That's correct. There's nothing wrong with throwing away styrofoam if it's disposed of properly (i.e., buried in a landfill).
The Wikipedia paragraph you link to cites three issues:
1. "Styrofoam takes a very long time to decompose in the environment." True, and as I pointed out before, this is a GOOD thing if you're trying to keep greenhouse gases out of the atmosphere. But, more to the point, "in the environment" means that it's littering the ground or floating in a lake, river, or ocean. The whole point of a landfill is to take things like styrofoam OUT of the environment and bury them safely.
2. Styrofoam "has been documented to cause starvation in birds and other marine wildlife." Yes, if they eat it. Which means we're still talking about styrofoam in the environment, not in landfills. If it's properly disposed of in a landfill, birds and marine wildlife will not encounter it and cannot be harmed by it.
3. "In the categories of energy consumption, greenhouse gas effect, and total environmental effect, [styrofoam?s] environmental impacts were second highest, behind aluminum." This has nothing to do with landfills -- it's talking about the production of styrofoam, not the disposal of it.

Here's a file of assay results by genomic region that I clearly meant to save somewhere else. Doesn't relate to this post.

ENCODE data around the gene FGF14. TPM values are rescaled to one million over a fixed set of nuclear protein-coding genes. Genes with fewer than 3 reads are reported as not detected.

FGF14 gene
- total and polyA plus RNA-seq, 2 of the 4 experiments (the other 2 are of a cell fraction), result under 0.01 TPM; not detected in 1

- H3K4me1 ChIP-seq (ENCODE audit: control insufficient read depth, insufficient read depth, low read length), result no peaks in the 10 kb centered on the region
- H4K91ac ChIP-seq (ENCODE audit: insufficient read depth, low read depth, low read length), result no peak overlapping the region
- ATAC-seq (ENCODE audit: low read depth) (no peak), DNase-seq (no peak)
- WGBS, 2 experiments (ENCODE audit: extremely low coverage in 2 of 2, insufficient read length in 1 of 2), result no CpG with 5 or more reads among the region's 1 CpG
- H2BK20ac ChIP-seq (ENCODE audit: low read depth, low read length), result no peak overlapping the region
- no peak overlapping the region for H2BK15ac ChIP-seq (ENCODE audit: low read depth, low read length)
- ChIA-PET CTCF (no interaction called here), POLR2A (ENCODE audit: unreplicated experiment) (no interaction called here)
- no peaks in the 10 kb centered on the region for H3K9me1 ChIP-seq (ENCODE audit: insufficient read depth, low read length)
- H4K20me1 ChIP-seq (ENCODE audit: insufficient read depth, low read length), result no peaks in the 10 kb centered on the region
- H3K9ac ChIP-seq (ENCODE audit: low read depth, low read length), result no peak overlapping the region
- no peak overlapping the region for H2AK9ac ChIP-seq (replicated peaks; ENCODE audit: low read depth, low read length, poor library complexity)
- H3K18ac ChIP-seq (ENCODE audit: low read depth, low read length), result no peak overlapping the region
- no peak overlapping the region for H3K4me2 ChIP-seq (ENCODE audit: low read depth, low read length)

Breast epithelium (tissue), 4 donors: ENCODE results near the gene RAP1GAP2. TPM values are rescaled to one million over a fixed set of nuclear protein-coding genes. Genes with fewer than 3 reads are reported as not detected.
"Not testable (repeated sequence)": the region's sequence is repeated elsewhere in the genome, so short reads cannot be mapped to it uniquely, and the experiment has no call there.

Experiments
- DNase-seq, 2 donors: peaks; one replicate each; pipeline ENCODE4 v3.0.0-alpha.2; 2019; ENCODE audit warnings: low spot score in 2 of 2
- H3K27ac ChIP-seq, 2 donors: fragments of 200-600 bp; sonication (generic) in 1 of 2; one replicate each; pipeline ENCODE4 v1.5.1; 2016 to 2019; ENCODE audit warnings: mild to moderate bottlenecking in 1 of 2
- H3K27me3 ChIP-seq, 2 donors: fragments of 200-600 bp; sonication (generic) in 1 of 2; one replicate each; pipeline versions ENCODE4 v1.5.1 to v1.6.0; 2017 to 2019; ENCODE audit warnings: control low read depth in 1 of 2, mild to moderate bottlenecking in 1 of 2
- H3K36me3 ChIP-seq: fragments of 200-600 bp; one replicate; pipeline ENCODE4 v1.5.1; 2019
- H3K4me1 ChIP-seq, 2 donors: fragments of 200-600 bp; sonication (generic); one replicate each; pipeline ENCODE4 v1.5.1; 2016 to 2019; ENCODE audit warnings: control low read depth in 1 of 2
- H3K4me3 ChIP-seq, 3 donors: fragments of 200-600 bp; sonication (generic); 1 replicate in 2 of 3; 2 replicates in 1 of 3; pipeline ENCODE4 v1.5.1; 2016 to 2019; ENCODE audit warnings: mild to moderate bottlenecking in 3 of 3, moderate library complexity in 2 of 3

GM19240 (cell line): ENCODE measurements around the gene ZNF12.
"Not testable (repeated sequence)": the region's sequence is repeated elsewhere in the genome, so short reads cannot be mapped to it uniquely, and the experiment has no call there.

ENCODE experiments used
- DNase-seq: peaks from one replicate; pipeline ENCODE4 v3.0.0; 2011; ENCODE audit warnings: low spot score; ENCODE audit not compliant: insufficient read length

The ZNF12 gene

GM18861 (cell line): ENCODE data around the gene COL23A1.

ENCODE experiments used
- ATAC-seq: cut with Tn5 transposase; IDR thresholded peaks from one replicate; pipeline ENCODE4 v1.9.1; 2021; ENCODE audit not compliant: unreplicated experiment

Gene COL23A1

So I stand by my statement that styrofoam buried in a landfill is not harmful.
Now, we can talk about the environmental impact of producing styrofoam if you like. but it's important that you examine the environmental impact of whatever you are proposing to replace it with. In the case of the Epcot gardens, you suggested that the styrofoam be replaced with clay pots. In environmental terms, are those better or worse than styrofoam? The firing of pottery involves heating it to temperatures of 1000 degrees or more in a kiln. If the kiln isn't electric, that means burning fuel of some sort and releasing the waste gases and ash into the environment. If it is electric, then we have to examine the generating plant that produced the electricity.
I don't have any idea how much pollution is produced by making clay pots. It may pollute less than manufacturing styrofoam; it may pollute more. Without specific numbers to compare, we can't make a rational choice.